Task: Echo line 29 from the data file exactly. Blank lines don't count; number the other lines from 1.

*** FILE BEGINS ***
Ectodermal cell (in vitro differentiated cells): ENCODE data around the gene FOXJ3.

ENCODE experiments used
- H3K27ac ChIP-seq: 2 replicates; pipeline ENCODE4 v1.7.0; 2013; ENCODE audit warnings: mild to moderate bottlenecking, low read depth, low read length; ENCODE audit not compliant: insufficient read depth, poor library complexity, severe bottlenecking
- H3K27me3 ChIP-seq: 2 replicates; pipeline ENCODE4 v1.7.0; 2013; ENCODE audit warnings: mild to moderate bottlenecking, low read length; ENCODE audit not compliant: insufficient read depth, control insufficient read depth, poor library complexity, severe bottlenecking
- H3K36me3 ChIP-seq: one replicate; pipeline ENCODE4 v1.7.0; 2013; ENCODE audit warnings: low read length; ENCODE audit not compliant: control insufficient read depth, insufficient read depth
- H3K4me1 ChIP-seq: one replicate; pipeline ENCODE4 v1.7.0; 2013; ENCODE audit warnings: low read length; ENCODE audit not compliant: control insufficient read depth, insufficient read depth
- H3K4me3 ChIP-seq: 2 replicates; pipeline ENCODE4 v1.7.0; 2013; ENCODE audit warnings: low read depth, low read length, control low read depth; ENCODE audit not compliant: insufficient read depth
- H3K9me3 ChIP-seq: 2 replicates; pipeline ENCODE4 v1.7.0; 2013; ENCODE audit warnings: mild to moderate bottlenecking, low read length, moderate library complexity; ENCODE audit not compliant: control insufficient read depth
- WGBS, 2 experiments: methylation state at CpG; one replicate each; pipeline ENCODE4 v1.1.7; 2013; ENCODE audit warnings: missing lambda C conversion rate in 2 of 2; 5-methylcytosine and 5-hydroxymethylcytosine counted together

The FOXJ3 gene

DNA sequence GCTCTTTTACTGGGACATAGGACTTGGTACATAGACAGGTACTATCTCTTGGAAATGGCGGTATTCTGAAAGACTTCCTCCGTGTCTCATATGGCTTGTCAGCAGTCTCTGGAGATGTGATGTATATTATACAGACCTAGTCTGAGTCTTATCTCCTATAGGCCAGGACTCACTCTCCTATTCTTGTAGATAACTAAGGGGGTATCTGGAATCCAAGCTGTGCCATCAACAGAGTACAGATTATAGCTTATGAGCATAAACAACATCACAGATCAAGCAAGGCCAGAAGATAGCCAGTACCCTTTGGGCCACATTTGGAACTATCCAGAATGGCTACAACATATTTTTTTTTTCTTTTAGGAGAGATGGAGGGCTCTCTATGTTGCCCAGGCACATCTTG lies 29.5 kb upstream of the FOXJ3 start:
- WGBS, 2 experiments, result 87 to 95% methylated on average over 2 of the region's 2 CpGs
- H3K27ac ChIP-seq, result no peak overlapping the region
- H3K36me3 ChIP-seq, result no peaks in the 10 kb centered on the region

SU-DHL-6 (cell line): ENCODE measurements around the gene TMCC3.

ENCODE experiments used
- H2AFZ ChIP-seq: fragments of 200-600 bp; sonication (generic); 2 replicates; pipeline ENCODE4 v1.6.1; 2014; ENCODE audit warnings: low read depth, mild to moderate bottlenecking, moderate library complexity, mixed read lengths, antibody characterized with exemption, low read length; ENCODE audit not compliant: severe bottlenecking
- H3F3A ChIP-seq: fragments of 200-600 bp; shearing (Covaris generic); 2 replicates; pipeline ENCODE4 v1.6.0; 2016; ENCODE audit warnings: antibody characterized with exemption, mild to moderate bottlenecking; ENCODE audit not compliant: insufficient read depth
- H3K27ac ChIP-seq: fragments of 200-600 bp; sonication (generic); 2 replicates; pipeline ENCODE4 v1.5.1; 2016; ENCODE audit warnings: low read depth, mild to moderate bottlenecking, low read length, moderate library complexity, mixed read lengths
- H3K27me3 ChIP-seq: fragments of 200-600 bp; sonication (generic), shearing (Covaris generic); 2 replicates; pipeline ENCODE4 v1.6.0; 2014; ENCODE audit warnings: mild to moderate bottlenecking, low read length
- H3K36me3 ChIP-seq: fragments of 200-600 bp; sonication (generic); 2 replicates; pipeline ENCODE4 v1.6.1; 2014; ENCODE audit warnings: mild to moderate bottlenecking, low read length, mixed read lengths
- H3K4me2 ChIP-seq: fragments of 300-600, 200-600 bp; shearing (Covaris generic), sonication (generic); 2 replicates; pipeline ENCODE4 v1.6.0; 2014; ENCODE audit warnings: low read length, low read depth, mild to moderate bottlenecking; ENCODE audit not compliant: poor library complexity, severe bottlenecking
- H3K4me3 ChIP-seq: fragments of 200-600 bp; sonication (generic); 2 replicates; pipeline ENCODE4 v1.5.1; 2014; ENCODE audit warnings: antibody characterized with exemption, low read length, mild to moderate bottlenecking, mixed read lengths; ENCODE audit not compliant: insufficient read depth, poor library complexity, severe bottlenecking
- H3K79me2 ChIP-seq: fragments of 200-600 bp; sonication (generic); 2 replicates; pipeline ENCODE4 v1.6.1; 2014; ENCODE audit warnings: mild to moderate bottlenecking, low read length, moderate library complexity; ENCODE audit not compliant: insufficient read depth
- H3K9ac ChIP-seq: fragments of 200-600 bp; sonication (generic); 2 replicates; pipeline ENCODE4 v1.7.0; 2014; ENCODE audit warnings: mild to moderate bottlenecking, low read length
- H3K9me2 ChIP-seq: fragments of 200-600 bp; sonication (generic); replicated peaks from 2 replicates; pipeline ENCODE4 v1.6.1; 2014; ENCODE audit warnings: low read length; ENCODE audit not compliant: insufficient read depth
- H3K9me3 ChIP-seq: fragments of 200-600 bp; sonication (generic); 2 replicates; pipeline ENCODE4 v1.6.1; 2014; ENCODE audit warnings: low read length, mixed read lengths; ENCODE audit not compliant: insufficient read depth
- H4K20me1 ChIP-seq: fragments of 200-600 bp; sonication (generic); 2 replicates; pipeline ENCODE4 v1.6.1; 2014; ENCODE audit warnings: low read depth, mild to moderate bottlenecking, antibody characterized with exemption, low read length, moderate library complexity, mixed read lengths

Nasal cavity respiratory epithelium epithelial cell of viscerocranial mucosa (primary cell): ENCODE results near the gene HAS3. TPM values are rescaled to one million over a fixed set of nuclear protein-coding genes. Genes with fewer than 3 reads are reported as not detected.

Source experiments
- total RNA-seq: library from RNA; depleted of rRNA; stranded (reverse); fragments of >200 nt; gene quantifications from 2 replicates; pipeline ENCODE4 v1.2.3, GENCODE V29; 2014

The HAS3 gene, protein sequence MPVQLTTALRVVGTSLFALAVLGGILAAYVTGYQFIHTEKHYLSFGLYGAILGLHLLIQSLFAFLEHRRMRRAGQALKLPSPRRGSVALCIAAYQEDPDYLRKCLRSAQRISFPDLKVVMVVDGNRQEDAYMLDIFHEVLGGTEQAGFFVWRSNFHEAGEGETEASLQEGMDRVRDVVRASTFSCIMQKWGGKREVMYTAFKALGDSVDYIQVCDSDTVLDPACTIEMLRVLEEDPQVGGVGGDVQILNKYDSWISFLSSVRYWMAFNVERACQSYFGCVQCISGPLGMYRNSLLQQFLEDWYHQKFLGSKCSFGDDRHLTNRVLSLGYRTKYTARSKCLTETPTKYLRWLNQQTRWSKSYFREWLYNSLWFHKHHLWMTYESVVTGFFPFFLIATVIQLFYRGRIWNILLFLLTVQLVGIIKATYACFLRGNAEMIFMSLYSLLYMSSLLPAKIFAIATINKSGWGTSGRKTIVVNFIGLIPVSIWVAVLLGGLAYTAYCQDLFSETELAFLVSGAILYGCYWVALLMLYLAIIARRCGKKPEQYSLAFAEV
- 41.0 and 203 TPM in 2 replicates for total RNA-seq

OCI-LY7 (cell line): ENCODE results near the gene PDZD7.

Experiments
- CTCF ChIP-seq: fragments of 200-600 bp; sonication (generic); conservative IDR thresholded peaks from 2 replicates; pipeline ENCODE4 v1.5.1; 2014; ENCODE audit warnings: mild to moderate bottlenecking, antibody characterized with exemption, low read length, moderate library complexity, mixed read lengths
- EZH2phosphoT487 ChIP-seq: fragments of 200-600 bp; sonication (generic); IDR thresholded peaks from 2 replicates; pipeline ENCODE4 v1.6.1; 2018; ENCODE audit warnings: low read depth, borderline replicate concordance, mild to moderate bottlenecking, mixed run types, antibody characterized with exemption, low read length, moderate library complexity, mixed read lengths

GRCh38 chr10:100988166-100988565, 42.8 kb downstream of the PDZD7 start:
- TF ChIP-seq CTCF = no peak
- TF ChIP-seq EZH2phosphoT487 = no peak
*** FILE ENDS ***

Nasal cavity respiratory epithelium epithelial cell of viscerocranial mucosa (primary cell): ENCODE results near the gene HAS3. TPM values are rescaled to one million over a fixed set of nuclear protein-coding genes. Genes with fewer than 3 reads are reported as not detected.